Did not know this poet -- thanks!
And: so glad that today is a better day . . .

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KALIGIRL 9/1/2010 3:17PM

    emoticon for the images of the Sea, "the surface of great silence"
Namaste my friend

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JERSEYGIRL1950 9/1/2010 12:42PM

    it's nice to have a lifeboat of sparkfriends who help you ride the waves..especially through the storms....hugs my friend

Comment edited on: 9/1/2010 12:48:27 PM

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SHERYLDS 9/1/2010 12:18PM

    beautiful ... thanks for sharing

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LYNNANN43 9/1/2010 11:38AM

    Thank you, dear Maha, for sharing another beautiful poem with us:)

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Namaste

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JEANNETTE59 9/1/2010 11:33AM

  May all the love you give come back to you as boundless energy, bouying you through the tides of life emoticon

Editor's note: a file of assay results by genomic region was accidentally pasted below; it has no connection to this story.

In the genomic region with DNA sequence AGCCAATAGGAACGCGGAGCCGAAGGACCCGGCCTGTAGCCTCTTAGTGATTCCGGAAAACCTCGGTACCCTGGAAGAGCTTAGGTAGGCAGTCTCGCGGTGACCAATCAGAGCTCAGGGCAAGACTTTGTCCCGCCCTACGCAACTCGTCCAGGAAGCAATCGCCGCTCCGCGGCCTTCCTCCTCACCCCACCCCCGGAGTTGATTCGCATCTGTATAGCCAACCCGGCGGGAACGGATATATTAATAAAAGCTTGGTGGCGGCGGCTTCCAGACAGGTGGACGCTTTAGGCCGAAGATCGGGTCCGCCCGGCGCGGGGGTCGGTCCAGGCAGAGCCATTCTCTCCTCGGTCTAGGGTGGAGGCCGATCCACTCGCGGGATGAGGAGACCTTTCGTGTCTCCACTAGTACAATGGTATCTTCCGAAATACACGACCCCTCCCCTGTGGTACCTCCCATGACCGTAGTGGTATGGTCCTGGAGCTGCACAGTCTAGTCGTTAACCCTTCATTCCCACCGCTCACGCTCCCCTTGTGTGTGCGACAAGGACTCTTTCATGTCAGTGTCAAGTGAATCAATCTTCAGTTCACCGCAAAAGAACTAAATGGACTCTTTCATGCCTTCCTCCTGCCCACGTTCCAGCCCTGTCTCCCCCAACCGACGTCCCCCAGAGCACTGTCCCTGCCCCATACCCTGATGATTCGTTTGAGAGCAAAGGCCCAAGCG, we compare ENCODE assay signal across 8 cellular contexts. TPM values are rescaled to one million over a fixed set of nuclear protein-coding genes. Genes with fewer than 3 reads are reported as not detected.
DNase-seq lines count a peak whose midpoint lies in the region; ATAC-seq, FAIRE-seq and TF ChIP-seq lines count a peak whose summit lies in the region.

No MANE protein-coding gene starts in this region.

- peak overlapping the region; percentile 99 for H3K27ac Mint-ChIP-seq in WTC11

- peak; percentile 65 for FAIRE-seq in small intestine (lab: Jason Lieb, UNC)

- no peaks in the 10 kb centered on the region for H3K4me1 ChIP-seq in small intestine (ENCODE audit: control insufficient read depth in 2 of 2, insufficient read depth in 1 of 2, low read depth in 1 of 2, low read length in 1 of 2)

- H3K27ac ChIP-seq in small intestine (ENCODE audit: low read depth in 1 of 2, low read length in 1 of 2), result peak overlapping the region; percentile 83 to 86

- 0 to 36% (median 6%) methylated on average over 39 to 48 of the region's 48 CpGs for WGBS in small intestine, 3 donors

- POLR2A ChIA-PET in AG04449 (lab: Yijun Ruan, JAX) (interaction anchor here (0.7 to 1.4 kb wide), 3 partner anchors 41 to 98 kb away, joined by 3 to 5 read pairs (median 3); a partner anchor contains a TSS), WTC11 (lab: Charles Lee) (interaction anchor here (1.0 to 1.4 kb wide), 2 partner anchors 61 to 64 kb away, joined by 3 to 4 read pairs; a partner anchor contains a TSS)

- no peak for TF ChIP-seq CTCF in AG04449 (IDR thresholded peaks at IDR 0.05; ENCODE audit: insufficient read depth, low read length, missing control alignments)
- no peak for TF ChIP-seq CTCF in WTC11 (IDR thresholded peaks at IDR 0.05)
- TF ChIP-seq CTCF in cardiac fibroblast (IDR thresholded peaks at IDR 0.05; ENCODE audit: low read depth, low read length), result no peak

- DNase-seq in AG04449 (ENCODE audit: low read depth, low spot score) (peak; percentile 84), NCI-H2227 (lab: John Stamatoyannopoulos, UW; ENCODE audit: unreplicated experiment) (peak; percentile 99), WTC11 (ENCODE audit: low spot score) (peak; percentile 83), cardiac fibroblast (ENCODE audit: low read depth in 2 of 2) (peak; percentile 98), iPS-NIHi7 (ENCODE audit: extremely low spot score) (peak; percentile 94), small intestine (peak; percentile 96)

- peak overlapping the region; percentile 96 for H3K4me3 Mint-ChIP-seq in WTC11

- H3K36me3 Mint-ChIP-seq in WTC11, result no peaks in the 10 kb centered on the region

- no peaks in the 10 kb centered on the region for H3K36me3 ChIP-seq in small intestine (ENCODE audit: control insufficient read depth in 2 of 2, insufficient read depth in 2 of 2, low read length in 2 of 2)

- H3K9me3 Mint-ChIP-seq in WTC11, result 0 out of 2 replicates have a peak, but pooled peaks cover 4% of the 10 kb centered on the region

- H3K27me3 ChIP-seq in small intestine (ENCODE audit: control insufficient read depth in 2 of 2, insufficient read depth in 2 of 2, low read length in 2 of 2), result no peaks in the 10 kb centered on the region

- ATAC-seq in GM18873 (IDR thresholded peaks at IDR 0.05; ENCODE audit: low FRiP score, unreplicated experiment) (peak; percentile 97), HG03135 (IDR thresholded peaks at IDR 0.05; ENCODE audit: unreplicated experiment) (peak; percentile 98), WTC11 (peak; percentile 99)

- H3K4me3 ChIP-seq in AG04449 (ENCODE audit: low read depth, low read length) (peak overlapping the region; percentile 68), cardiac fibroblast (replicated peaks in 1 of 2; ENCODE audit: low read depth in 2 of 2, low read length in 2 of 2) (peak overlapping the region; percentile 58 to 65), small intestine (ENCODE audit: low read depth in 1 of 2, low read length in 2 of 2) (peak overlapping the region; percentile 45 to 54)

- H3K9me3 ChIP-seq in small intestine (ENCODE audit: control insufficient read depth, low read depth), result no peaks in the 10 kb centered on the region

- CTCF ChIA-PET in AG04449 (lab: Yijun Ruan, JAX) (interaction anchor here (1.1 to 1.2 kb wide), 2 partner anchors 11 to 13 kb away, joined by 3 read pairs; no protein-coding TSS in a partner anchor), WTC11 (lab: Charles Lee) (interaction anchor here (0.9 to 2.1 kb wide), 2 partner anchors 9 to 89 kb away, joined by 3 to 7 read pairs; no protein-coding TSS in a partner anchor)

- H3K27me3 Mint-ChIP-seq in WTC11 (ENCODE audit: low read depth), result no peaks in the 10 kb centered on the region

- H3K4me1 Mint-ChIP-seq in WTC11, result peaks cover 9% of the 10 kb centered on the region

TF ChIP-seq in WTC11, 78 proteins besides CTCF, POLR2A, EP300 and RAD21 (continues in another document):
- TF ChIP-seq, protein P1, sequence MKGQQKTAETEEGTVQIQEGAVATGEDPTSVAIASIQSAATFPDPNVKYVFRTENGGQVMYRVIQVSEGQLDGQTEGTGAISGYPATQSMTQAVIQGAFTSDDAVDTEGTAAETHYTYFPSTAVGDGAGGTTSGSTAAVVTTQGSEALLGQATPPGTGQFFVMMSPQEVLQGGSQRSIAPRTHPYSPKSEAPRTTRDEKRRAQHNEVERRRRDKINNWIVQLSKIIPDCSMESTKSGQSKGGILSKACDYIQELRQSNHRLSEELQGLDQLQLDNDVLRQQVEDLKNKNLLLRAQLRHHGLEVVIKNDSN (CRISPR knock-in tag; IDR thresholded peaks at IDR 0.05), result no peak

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SLASALLE 9/1/2010 10:42AM

    As always, thank you for sharing with such depth. Your depth (and yes, it includes the sadness AND the joy) are one of the many things I love about you, my dear.

xoxoxo
Stephanie

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Blue

Tuesday, August 31, 2010


Sad panda

There you go...let it all slide out. Unhappiness can't stick in a person's soul when it's slick with tears.
-- Shannon Hale (Princess Academy)

I've been very melancholy today (perhaps the melancholy attending an older female without a story). I've done my best to plot a good day, but it just didn't *take*~~

~I did 20-minutes of strength training this morning.

~I posted gratitudes.

~I wrote letters to an inmate friend and to a friend who had a stroke, offering encouragement.

~I've eaten reasonably and well.

~On campus, I had a voice lesson and the first university chorus class, both with gifted and caring faculty, and both ostensible "uppers."